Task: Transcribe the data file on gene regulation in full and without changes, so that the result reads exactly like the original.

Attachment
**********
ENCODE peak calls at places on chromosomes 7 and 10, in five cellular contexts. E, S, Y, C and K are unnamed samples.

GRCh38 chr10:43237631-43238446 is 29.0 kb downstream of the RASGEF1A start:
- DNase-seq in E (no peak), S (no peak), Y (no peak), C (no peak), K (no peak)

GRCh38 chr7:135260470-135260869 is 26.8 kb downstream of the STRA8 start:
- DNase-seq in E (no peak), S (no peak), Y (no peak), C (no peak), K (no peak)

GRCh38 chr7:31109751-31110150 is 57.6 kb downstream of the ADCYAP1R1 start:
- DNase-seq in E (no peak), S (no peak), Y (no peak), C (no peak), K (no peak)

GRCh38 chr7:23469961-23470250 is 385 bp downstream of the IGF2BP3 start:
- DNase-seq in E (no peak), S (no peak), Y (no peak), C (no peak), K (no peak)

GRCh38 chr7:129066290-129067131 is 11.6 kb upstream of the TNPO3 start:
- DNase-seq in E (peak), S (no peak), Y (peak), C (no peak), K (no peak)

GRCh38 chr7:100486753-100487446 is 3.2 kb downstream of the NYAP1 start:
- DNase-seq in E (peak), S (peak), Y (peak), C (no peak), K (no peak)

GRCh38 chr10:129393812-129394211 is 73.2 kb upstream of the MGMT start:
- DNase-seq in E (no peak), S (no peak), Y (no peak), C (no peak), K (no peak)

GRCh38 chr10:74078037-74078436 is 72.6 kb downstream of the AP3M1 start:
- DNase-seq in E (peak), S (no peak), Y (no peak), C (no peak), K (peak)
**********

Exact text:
ENCODE peak calls at places on chromosomes 7 and 10, in five cellular contexts. E, S, Y, C and K are unnamed samples.

GRCh38 chr10:43237631-43238446 is 29.0 kb downstream of the RASGEF1A start:
- DNase-seq in E (no peak), S (no peak), Y (no peak), C (no peak), K (no peak)

GRCh38 chr7:135260470-135260869 is 26.8 kb downstream of the STRA8 start:
- DNase-seq in E (no peak), S (no peak), Y (no peak), C (no peak), K (no peak)

GRCh38 chr7:31109751-31110150 is 57.6 kb downstream of the ADCYAP1R1 start:
- DNase-seq in E (no peak), S (no peak), Y (no peak), C (no peak), K (no peak)

GRCh38 chr7:23469961-23470250 is 385 bp downstream of the IGF2BP3 start:
- DNase-seq in E (no peak), S (no peak), Y (no peak), C (no peak), K (no peak)

GRCh38 chr7:129066290-129067131 is 11.6 kb upstream of the TNPO3 start:
- DNase-seq in E (peak), S (no peak), Y (peak), C (no peak), K (no peak)

GRCh38 chr7:100486753-100487446 is 3.2 kb downstream of the NYAP1 start:
- DNase-seq in E (peak), S (peak), Y (peak), C (no peak), K (no peak)

GRCh38 chr10:129393812-129394211 is 73.2 kb upstream of the MGMT start:
- DNase-seq in E (no peak), S (no peak), Y (no peak), C (no peak), K (no peak)

GRCh38 chr10:74078037-74078436 is 72.6 kb downstream of the AP3M1 start:
- DNase-seq in E (peak), S (no peak), Y (no peak), C (no peak), K (peak)